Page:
The masks fit the person who I was, not the person I know I am.

“I don’t know.”

There it is again.  Another question asked for which there is no good answer.

The questions people ask that I don’t have good answers for aren’t trivial questions.  In fact, they are the questions I ask of myself.

They’re the questions that have risen from the past that now have the potential to create restless nights or long days.  They are the questions that I ask of myself – the who, what, how and why of what has made me ME over the years.

It wasn’t ‘supposed’ to be like this.

‘I’ll come out and everything will make sense.’

‘I’ll have explanations for the years of misdirection and half-truths I told myself and others.’

‘God will speak into my life in ways I can understand.’

‘I’ll come out and I’ll be able to tell the ones I’ve loved and cared for the most.’

“I don’t know.”

Again and again – the words ring out.  It’s at some point in this conversation or the one after that or the one after that I start to laugh.

It’s not a crazy laugh but a subtle chuckle when I realize that there’s something bigger at play.

I realize that I’m not meant to have the answers that I want.  Sometimes the best answer is not black or white.

It’s gray.  It’s neutral.

My heart speaks and says that time needs its space to do its thing to help me find my way – to the answer, to the conversation, to the part where you and I break bread together.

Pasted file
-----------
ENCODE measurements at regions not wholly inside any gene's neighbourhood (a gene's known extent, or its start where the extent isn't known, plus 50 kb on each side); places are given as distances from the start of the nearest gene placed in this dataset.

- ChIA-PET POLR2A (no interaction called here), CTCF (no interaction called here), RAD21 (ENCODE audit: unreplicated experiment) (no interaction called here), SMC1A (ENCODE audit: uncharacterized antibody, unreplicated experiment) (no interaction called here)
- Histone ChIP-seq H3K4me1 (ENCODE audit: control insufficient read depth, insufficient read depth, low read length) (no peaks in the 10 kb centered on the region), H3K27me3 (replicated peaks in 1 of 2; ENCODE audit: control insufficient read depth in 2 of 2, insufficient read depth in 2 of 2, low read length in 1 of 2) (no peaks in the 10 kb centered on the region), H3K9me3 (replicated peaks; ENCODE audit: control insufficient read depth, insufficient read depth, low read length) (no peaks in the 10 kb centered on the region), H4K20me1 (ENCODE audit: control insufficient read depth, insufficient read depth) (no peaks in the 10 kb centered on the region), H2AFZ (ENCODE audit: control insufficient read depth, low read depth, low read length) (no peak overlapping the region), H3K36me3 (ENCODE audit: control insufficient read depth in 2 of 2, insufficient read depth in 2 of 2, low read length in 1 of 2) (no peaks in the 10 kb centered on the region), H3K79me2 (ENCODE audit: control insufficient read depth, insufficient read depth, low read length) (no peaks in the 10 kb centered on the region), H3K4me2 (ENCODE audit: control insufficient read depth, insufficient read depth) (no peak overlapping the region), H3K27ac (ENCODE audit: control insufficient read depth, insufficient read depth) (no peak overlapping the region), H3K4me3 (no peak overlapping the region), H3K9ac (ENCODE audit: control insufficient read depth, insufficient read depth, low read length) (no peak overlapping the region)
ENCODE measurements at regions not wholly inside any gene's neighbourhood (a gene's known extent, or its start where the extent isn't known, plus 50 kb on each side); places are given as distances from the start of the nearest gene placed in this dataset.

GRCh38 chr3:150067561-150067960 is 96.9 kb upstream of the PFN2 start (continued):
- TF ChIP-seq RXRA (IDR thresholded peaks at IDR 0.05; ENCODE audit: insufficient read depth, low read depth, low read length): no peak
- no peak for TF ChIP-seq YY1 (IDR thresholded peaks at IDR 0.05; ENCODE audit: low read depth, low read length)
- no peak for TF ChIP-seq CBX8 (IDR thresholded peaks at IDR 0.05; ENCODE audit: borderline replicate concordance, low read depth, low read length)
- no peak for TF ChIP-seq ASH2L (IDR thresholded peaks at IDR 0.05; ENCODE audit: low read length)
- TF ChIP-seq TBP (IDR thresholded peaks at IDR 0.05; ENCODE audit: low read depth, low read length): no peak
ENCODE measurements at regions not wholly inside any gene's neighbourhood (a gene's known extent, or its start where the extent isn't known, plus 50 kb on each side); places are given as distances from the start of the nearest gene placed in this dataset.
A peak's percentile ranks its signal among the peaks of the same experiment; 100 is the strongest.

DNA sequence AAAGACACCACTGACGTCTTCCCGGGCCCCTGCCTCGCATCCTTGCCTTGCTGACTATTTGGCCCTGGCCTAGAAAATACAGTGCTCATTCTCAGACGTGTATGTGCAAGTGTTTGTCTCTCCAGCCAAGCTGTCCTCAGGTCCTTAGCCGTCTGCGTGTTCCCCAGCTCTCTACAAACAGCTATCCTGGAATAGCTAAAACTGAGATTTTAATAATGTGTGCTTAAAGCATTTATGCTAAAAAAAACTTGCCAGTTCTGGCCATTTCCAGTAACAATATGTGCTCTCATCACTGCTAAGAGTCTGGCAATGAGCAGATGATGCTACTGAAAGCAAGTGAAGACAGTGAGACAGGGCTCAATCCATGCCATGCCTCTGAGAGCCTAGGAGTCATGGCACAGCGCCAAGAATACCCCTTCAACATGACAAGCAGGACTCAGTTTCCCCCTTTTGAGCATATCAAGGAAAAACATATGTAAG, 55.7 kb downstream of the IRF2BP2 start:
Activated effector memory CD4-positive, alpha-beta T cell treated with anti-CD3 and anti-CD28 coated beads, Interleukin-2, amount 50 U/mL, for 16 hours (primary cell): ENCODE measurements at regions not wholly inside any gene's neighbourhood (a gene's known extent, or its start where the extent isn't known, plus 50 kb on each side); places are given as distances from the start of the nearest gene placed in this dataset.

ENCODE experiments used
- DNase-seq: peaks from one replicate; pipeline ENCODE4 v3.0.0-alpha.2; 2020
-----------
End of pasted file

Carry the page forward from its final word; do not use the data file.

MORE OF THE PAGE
And there’s beauty in that.

It’s the realized beauty that says that “I don’t know” is a resting place.

This resting place is where I stop trying to understand and I learn to just be.

There is beauty in that unknown.

—-

I live between two worlds now.

Instead of places of ‘being’, these worlds feel more like the stereotypes that we grew up with as kids in grade school.  This is ironic because I’ve always struggled with stereotypes because when we use them they inevitably draw larger borders around our worlds than what’s really needed.

I’m gay. There’s a big one.
I’m Christian.  There’s an equally big one.

I may have a clearer sense of my sexual identity but that pride and confidence wanes when I fall into the trap of rationalizing who I am with who I was, not just with myself but with others.

I may trust God more because of the hellish road he and I have journeyed on but I wake up in the morning sometimes wondering what it really means to be a child of God.

Most days I still struggle with what it means to be me – publicly, privately, spiritually…

I know that there’s nothing that makes me different from the person next to me – I’m the same person I was before but now I see more of who God made me than I did before.  I am closer to who God made me but I also know that the closer we get to anything truly of God the more messy things and maybe confusing things get.  What I forget is that with the messiness comes the inherent (divine) beauty that comes on the other side.